Born in 1946, in St. Paul’s Cray, England, Anthony McCall was among the first artists to combine different disciplines such as film, sculpture and drawing. He began by carrying out performances in open spaces using only basic elements (fire, for example), but in the seventies he became one of the key figures in the avant-garde movement led by the London Film-Makers' Co-op. When he moved to New York in 1973 he began to make what he called his “solid light films”, cutting-edge works that explored the nature of light and the properties of film. These now-classic film installations are still projected in galleries and museums in Europe and the United States.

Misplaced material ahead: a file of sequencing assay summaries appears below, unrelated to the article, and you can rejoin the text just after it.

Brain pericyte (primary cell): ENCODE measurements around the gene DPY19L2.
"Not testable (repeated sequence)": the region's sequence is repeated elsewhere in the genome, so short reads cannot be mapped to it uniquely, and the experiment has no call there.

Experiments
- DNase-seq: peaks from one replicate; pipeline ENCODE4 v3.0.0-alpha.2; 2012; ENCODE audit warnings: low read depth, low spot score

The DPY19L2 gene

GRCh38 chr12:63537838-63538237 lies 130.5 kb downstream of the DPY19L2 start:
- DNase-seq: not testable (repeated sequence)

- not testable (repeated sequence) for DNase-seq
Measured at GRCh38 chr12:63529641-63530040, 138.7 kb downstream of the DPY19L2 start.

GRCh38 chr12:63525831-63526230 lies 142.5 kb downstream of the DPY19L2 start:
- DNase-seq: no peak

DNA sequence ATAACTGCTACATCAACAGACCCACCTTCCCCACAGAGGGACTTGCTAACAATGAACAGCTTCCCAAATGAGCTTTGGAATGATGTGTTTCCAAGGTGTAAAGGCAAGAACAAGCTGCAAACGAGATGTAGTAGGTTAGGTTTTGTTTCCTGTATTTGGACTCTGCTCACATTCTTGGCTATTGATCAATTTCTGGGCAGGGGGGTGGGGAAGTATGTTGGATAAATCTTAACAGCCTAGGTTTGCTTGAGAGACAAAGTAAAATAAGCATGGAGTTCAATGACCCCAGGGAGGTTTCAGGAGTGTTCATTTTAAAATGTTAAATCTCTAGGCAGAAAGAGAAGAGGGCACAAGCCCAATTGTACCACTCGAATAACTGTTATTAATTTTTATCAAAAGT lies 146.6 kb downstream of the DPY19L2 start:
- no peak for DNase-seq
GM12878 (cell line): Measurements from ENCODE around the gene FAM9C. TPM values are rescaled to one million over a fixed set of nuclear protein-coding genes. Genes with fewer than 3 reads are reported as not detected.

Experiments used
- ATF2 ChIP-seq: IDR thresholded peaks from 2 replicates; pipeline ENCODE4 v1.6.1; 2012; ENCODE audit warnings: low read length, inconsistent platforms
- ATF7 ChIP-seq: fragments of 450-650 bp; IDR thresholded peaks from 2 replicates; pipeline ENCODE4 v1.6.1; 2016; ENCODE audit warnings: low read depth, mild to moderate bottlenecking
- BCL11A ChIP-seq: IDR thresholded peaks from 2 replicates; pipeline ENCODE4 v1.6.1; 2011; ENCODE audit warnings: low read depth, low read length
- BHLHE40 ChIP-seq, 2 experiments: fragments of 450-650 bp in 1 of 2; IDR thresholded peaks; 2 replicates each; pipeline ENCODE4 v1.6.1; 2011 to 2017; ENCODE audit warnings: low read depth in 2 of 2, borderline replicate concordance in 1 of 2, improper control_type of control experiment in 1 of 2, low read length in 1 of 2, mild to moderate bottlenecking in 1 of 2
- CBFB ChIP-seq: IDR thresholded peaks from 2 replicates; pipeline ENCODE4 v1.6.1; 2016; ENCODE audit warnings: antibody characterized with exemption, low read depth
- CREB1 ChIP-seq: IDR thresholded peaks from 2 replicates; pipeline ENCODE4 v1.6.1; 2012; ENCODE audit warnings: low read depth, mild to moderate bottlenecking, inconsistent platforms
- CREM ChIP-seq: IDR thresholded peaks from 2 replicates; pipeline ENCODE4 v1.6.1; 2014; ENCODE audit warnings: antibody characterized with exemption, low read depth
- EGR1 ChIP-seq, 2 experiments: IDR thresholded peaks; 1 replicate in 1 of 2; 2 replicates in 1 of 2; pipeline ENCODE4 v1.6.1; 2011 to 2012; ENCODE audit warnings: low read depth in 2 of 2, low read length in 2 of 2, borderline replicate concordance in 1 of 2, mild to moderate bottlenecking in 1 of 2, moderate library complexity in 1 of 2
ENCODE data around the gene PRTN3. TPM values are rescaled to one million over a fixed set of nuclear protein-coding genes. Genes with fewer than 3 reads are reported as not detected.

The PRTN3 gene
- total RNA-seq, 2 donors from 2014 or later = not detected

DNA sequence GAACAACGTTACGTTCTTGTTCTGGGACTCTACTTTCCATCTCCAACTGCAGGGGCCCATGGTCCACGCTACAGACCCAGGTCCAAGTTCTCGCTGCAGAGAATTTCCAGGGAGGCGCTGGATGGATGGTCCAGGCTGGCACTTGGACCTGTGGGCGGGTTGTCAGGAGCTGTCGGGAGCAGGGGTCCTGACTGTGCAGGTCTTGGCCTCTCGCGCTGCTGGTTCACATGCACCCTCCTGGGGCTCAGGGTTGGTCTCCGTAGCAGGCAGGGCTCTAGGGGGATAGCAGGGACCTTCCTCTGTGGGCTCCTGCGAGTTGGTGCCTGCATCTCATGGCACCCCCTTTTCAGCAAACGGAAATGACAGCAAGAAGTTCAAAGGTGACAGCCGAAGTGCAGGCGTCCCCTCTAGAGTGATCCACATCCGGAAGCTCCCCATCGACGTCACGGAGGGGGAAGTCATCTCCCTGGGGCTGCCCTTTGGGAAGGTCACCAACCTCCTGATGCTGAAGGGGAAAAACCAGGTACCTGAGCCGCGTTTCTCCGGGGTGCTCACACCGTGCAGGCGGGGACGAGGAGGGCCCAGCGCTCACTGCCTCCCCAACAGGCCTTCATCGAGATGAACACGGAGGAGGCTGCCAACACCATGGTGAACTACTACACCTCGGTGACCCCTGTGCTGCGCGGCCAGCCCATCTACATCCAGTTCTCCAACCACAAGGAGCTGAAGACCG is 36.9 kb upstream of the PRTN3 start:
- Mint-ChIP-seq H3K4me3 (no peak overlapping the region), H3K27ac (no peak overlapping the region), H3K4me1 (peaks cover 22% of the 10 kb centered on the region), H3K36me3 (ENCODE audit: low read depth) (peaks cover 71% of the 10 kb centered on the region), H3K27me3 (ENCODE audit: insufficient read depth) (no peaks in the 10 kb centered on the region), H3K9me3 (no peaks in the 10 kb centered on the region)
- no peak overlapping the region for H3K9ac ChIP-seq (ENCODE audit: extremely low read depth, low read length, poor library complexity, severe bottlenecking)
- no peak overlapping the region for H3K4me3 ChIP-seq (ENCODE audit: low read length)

McCall’s work can be found in the Tate Gallery in London, the New York MoMA, the Centre Pompidou in Paris and the Whitney Museum of American Art in New York.
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